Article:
Rajnagar is situated in an agricultural region, in the northern part of the Deccan plateau; it is part of the historical Bundelkhand.
Bundelkhand. From times gone, this was a savage, forested region. Only in the late 19th century, and due to the British influence, the commercial over-exploitation of timber led to a light desertification of the landscape.
Because of being a rather inhospitable and neglected agricultural region, Rajnagar has mostly escaped the “Green Revolution” of the 1950s (this is: the introduction of chemical fertilizers and pesticides). Nevertheless, the larger part of the farmers grows cash crops for the national market.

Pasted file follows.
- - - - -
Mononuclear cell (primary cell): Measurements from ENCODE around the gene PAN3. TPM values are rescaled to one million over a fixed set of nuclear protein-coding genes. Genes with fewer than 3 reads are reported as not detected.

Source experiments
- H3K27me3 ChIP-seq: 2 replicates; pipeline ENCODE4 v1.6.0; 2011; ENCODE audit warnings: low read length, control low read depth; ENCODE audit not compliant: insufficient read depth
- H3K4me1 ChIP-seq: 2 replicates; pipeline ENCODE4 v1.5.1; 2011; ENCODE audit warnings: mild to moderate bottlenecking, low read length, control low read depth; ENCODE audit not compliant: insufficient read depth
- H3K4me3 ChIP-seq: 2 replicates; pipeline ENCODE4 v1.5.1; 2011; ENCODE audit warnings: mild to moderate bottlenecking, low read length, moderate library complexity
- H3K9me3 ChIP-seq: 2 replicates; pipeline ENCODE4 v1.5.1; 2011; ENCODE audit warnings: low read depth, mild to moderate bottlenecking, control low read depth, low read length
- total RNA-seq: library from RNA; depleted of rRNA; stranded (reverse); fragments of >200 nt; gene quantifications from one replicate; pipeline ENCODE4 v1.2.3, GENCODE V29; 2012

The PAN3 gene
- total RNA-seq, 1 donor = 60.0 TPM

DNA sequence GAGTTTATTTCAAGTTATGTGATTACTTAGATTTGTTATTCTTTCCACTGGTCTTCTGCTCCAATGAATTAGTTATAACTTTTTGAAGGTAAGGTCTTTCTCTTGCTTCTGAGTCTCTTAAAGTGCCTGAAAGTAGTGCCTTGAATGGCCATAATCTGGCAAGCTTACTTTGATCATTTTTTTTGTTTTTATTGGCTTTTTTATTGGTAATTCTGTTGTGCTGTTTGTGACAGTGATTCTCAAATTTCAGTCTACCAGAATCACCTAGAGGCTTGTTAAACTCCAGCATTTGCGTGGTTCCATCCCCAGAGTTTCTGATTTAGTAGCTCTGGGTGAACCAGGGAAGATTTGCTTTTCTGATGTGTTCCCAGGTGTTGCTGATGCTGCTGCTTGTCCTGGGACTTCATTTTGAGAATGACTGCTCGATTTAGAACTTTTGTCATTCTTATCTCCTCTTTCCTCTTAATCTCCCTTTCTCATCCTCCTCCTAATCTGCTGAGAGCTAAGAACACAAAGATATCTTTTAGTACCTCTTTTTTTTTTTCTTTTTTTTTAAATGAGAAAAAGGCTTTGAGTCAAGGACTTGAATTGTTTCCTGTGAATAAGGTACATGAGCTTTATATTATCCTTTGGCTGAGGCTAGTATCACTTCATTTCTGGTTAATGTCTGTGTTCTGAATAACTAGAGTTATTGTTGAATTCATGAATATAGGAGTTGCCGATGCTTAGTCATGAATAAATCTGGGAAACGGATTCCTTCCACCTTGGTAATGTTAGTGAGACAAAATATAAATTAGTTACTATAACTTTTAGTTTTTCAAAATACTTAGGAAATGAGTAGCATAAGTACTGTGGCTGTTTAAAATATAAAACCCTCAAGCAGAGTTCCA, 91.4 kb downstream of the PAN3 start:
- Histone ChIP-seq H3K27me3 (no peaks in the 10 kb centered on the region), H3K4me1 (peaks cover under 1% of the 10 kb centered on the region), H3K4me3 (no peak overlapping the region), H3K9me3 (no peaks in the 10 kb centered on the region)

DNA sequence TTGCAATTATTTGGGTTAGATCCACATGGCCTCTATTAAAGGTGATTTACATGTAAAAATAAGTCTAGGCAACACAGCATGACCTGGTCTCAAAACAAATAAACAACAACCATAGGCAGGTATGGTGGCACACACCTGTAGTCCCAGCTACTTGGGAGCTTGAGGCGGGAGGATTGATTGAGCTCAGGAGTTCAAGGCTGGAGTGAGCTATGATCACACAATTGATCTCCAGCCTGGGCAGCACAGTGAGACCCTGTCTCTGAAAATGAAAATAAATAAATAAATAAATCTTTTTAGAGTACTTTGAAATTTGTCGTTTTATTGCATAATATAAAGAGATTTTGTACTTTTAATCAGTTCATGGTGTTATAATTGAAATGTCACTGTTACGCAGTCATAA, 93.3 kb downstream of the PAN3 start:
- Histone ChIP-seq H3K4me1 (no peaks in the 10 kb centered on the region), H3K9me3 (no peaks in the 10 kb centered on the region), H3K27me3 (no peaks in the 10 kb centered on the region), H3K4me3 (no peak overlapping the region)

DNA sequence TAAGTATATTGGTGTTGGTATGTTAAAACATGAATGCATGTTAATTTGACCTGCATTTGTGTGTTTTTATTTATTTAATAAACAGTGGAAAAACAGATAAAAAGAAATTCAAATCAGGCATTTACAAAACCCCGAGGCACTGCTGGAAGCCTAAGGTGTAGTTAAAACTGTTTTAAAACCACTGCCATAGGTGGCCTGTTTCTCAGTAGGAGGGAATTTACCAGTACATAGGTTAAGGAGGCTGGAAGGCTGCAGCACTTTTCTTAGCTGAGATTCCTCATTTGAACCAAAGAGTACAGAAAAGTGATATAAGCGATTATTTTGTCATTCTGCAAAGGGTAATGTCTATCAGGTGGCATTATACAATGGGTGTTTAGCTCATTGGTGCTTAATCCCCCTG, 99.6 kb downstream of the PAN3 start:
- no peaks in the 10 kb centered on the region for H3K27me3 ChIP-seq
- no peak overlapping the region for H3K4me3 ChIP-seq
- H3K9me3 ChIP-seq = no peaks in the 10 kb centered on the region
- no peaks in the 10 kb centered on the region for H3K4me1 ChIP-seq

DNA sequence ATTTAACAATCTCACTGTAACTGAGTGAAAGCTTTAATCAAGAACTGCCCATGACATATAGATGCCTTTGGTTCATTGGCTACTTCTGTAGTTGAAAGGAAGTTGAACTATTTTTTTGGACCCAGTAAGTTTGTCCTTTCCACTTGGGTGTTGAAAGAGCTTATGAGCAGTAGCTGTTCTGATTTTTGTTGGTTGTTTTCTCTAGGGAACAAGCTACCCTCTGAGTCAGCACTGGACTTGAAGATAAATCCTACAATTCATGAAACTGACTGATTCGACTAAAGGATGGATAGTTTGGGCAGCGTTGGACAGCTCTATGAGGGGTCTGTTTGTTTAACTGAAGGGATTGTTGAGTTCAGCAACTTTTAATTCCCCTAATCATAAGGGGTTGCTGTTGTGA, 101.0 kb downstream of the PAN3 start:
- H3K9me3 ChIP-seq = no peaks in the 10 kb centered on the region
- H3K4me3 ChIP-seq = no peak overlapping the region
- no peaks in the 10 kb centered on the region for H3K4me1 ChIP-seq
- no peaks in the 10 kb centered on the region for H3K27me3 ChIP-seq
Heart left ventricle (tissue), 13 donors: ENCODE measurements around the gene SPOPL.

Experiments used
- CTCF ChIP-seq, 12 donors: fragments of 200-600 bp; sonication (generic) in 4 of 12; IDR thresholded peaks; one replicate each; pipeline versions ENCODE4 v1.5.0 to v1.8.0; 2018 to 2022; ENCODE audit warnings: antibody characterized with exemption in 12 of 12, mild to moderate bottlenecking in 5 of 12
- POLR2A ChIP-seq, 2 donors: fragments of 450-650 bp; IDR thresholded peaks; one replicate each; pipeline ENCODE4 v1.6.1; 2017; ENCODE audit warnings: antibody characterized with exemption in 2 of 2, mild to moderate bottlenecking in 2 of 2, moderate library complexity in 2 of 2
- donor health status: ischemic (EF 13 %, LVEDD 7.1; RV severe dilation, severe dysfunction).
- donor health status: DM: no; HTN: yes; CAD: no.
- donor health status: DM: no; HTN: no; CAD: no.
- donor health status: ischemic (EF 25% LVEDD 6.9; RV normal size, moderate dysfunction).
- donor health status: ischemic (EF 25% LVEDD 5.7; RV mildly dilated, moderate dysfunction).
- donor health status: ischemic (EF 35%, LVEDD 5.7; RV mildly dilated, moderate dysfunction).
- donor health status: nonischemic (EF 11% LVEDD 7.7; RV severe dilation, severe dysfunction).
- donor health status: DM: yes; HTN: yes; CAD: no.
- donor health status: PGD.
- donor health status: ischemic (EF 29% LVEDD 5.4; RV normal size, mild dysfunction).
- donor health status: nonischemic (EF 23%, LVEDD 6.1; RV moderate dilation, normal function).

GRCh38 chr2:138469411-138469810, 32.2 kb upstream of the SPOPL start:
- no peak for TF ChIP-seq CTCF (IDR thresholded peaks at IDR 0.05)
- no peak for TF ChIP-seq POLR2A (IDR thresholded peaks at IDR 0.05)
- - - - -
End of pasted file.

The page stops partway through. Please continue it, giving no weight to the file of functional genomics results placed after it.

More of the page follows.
But here and there, a self-sustainable, autonomous farm still is to be found. This offered the possibility to tie in with the sustainable traditional agriculture.
This offered the possibility to tie in with the sustainable traditional agriculture. The restoration of the Royal Gardens also implies to use these gardens as training centers for the local farmers in the principles of conservation agriculture and agro-forestry (in close collaboration with Gandhi Ashram).